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News article created on 12 June 2015

River improvements prove a big hit for fish

Boat moorings at Bardney on the River Witham are proving popular with visitors under, as well as on, the water after a number of fish-friendly improvements were made.

Hundreds of special bristles have been attached to the underside of the moorings giving fish a sheltered place to thrive and they’re already proving a big hit.

The eight ‘refuges’ offer fish a hiding place from predators, a comfortable area to spawn, and a safe harbour when higher-than-normal water levels put them at risk of being washed away.

Boosting fish numbers

It has been just three months since the project was completed by the Environment Agency, the Canal & River Trust and the Lincolnshire Rivers Trust but it is already proving a success, boosting the number of fish in the area.

David Hutchinson, Environment Agency catchment co-ordinator, said; “Underwater sonar images have revealed thousands of small roach fish. Over time, these will grow and move to other areas of the river benefiting the Witham’s ecological status as well as the catch for local anglers.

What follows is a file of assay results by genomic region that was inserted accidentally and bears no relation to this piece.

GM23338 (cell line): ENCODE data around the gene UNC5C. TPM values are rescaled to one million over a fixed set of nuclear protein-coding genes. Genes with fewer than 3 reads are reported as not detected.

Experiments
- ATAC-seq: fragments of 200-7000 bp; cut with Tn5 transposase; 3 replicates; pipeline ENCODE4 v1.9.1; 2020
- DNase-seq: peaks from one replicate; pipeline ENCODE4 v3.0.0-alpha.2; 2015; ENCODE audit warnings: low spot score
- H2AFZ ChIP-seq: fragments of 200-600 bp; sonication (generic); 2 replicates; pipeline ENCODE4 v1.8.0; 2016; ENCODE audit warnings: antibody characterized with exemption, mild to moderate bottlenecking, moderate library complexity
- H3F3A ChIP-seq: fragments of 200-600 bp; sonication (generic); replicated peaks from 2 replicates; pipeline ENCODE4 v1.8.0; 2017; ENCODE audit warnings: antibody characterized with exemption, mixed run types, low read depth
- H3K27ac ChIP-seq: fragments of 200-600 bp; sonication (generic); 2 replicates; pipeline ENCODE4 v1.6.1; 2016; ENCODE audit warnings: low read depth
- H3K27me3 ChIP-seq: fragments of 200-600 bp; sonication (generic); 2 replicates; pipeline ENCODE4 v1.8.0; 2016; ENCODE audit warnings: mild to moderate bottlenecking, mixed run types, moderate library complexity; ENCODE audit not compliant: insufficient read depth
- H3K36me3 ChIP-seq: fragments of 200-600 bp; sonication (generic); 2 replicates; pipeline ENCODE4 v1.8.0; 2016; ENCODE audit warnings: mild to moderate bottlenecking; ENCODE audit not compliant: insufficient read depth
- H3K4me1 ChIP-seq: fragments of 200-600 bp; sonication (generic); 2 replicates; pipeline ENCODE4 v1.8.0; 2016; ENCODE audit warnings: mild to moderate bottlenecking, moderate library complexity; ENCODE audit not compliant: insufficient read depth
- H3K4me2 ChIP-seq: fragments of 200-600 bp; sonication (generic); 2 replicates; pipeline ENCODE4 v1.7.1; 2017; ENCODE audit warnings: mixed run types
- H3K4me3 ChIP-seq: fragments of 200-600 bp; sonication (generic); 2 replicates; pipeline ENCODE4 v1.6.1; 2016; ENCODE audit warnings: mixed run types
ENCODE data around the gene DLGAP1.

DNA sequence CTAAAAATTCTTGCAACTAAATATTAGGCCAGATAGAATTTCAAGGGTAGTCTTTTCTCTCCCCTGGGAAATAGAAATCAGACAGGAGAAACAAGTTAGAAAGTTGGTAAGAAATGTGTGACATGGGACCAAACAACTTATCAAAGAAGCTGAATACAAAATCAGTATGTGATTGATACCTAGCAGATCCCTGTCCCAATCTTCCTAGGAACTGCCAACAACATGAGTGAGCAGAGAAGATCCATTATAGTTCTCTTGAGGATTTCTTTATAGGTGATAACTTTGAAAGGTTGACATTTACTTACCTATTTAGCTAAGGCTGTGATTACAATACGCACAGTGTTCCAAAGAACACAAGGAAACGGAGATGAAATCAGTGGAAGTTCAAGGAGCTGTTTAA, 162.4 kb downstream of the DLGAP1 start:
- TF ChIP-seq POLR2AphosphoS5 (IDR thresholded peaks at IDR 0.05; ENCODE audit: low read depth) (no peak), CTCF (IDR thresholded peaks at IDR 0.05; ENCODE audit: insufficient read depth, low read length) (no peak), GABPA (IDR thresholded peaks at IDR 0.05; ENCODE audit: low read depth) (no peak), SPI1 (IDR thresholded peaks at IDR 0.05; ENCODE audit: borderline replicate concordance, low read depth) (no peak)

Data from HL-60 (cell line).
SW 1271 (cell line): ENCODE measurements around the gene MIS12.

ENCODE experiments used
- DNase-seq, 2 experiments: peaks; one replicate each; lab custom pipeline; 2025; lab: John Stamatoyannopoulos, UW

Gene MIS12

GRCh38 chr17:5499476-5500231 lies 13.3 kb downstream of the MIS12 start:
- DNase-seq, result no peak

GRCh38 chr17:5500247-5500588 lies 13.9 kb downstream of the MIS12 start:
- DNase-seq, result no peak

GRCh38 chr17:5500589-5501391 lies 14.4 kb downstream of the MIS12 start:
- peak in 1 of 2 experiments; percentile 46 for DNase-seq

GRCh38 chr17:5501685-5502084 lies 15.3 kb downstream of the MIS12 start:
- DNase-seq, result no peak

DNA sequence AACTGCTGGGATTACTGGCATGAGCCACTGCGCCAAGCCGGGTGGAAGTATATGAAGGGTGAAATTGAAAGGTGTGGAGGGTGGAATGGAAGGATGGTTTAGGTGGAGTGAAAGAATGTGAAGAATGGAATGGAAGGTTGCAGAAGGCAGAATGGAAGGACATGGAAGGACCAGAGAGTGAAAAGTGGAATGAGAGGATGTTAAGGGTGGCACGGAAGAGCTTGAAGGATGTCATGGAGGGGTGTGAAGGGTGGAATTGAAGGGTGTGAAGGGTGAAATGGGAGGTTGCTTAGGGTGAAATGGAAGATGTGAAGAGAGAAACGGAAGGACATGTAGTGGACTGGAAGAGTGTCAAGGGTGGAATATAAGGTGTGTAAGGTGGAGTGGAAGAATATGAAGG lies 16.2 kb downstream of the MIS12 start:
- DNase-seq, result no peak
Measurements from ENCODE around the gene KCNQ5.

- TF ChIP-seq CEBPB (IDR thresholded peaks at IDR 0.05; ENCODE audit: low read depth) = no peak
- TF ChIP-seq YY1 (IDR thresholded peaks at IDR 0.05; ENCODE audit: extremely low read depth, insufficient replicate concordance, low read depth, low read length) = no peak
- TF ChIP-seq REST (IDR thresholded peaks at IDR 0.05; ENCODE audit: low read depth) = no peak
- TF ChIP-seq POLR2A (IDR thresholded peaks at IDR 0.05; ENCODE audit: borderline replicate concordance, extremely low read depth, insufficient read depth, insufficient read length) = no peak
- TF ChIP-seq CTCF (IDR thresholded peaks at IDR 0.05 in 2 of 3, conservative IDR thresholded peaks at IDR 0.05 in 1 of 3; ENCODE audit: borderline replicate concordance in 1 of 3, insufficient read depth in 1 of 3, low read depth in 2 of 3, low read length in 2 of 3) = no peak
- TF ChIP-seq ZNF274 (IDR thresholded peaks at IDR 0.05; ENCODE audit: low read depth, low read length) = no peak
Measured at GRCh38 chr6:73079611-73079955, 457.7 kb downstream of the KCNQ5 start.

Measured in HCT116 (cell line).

“To get a consistently good classification under the European Water Framework Directive, we need to have lots of fish – and a good variety of them – right along the river.

“Projects like this help habitats to thrive. And a thriving river is good for the environment, good for people, and good for the local economy.”

A safe place to shelter

Lucie Hoelmer, enterprise manager for the Canal & River Trust said; “It’s lovely to see how a really simple adjustment to the moorings can have a big impact for local fish populations. These new refuges will give fish a safe place to shelter and spawn improving the health of the river and making it an even more special place for people to visit.”

The refuges at Bardney Moorings are part of a series of improvements to the habitat along the river Witham between Bardney and Boston.  It is hoped similar schemes can be carried out in the future at further moorings along the river.